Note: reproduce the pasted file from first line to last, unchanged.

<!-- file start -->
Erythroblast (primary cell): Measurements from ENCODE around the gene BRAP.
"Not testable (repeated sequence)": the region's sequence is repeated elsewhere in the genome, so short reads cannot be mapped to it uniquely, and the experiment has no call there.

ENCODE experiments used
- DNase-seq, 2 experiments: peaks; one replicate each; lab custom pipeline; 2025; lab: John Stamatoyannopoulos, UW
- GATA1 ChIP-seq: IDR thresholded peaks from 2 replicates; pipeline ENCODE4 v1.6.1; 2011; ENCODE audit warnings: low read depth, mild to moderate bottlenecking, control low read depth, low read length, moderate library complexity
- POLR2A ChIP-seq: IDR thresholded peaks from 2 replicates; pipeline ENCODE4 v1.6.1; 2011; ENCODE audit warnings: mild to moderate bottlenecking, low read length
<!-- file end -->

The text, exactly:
Erythroblast (primary cell): Measurements from ENCODE around the gene BRAP.
"Not testable (repeated sequence)": the region's sequence is repeated elsewhere in the genome, so short reads cannot be mapped to it uniquely, and the experiment has no call there.

ENCODE experiments used
- DNase-seq, 2 experiments: peaks; one replicate each; lab custom pipeline; 2025; lab: John Stamatoyannopoulos, UW
- GATA1 ChIP-seq: IDR thresholded peaks from 2 replicates; pipeline ENCODE4 v1.6.1; 2011; ENCODE audit warnings: low read depth, mild to moderate bottlenecking, control low read depth, low read length, moderate library complexity
- POLR2A ChIP-seq: IDR thresholded peaks from 2 replicates; pipeline ENCODE4 v1.6.1; 2011; ENCODE audit warnings: mild to moderate bottlenecking, low read length